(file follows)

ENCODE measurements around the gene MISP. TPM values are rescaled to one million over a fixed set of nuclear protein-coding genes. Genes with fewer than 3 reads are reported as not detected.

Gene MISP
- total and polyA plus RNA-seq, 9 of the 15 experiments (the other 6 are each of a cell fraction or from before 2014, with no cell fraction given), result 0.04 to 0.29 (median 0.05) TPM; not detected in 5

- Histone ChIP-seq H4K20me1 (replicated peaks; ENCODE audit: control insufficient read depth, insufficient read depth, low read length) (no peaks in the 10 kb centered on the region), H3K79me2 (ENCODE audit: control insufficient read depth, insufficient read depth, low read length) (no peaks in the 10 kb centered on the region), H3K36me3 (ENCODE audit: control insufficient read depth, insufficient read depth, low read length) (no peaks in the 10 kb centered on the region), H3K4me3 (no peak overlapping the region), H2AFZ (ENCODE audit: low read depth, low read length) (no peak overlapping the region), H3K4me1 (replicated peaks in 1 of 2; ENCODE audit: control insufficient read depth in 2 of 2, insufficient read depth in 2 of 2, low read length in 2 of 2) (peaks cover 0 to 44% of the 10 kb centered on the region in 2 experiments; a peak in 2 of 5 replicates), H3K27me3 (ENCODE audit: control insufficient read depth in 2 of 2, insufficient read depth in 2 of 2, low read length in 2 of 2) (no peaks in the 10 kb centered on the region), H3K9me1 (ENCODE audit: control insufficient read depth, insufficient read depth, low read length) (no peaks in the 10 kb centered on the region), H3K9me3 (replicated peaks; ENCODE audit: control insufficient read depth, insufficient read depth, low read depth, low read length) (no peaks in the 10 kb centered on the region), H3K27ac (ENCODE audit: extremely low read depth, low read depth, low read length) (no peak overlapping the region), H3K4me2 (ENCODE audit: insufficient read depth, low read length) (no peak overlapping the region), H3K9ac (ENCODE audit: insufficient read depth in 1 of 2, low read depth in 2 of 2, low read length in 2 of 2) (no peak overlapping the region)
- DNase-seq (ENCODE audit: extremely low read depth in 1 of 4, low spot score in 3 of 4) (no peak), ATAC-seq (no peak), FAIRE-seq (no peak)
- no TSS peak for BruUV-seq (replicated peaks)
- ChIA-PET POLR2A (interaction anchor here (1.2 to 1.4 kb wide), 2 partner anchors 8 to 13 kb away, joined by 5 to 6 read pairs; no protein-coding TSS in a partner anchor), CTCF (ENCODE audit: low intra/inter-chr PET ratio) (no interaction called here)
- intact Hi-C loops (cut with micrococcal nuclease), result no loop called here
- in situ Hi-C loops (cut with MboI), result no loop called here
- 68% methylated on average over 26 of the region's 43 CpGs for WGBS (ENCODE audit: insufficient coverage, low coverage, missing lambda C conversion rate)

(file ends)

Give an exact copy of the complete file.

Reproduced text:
ENCODE measurements around the gene MISP. TPM values are rescaled to one million over a fixed set of nuclear protein-coding genes. Genes with fewer than 3 reads are reported as not detected.

Gene MISP
- total and polyA plus RNA-seq, 9 of the 15 experiments (the other 6 are each of a cell fraction or from before 2014, with no cell fraction given), result 0.04 to 0.29 (median 0.05) TPM; not detected in 5

- Histone ChIP-seq H4K20me1 (replicated peaks; ENCODE audit: control insufficient read depth, insufficient read depth, low read length) (no peaks in the 10 kb centered on the region), H3K79me2 (ENCODE audit: control insufficient read depth, insufficient read depth, low read length) (no peaks in the 10 kb centered on the region), H3K36me3 (ENCODE audit: control insufficient read depth, insufficient read depth, low read length) (no peaks in the 10 kb centered on the region), H3K4me3 (no peak overlapping the region), H2AFZ (ENCODE audit: low read depth, low read length) (no peak overlapping the region), H3K4me1 (replicated peaks in 1 of 2; ENCODE audit: control insufficient read depth in 2 of 2, insufficient read depth in 2 of 2, low read length in 2 of 2) (peaks cover 0 to 44% of the 10 kb centered on the region in 2 experiments; a peak in 2 of 5 replicates), H3K27me3 (ENCODE audit: control insufficient read depth in 2 of 2, insufficient read depth in 2 of 2, low read length in 2 of 2) (no peaks in the 10 kb centered on the region), H3K9me1 (ENCODE audit: control insufficient read depth, insufficient read depth, low read length) (no peaks in the 10 kb centered on the region), H3K9me3 (replicated peaks; ENCODE audit: control insufficient read depth, insufficient read depth, low read depth, low read length) (no peaks in the 10 kb centered on the region), H3K27ac (ENCODE audit: extremely low read depth, low read depth, low read length) (no peak overlapping the region), H3K4me2 (ENCODE audit: insufficient read depth, low read length) (no peak overlapping the region), H3K9ac (ENCODE audit: insufficient read depth in 1 of 2, low read depth in 2 of 2, low read length in 2 of 2) (no peak overlapping the region)
- DNase-seq (ENCODE audit: extremely low read depth in 1 of 4, low spot score in 3 of 4) (no peak), ATAC-seq (no peak), FAIRE-seq (no peak)
- no TSS peak for BruUV-seq (replicated peaks)
- ChIA-PET POLR2A (interaction anchor here (1.2 to 1.4 kb wide), 2 partner anchors 8 to 13 kb away, joined by 5 to 6 read pairs; no protein-coding TSS in a partner anchor), CTCF (ENCODE audit: low intra/inter-chr PET ratio) (no interaction called here)
- intact Hi-C loops (cut with micrococcal nuclease), result no loop called here
- in situ Hi-C loops (cut with MboI), result no loop called here
- 68% methylated on average over 26 of the region's 43 CpGs for WGBS (ENCODE audit: insufficient coverage, low coverage, missing lambda C conversion rate)